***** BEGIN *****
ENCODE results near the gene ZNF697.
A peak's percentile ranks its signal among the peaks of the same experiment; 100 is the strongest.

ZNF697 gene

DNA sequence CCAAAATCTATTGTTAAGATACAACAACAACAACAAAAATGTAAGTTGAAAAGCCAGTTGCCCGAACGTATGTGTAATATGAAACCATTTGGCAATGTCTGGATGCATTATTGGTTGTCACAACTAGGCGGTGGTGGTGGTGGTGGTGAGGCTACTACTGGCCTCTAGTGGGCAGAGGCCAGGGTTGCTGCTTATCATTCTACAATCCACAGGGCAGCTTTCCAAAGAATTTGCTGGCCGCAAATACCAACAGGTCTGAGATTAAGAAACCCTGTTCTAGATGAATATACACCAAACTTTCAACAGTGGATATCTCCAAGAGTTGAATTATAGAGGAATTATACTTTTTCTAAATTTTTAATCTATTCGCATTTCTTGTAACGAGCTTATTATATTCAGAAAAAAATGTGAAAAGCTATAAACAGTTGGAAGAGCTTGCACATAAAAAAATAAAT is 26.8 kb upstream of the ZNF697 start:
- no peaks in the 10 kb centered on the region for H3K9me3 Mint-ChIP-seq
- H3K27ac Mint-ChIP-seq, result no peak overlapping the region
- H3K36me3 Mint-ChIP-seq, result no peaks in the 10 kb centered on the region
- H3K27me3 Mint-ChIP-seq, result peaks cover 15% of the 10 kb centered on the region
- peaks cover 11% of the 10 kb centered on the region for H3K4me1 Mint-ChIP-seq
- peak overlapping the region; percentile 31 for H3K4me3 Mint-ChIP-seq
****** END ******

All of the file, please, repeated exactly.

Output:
ENCODE results near the gene ZNF697.
A peak's percentile ranks its signal among the peaks of the same experiment; 100 is the strongest.

ZNF697 gene

DNA sequence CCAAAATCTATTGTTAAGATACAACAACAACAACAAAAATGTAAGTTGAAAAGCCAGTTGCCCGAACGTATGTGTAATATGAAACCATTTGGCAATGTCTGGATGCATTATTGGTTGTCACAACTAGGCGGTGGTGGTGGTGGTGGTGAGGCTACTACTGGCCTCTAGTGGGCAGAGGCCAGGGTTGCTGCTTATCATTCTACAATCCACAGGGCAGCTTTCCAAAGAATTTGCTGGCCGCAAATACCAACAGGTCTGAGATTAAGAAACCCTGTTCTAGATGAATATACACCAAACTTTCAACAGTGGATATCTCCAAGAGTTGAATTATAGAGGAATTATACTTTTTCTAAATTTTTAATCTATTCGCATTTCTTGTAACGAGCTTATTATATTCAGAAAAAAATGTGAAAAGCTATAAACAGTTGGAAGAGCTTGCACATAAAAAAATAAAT is 26.8 kb upstream of the ZNF697 start:
- no peaks in the 10 kb centered on the region for H3K9me3 Mint-ChIP-seq
- H3K27ac Mint-ChIP-seq, result no peak overlapping the region
- H3K36me3 Mint-ChIP-seq, result no peaks in the 10 kb centered on the region
- H3K27me3 Mint-ChIP-seq, result peaks cover 15% of the 10 kb centered on the region
- peaks cover 11% of the 10 kb centered on the region for H3K4me1 Mint-ChIP-seq
- peak overlapping the region; percentile 31 for H3K4me3 Mint-ChIP-seq